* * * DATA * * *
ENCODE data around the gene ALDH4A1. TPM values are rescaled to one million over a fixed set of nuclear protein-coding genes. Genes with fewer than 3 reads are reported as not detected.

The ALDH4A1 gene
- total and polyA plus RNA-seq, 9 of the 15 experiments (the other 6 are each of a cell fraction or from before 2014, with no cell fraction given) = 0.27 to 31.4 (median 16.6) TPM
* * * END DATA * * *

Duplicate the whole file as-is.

ENCODE data around the gene ALDH4A1. TPM values are rescaled to one million over a fixed set of nuclear protein-coding genes. Genes with fewer than 3 reads are reported as not detected.

The ALDH4A1 gene
- total and polyA plus RNA-seq, 9 of the 15 experiments (the other 6 are each of a cell fraction or from before 2014, with no cell fraction given) = 0.27 to 31.4 (median 16.6) TPM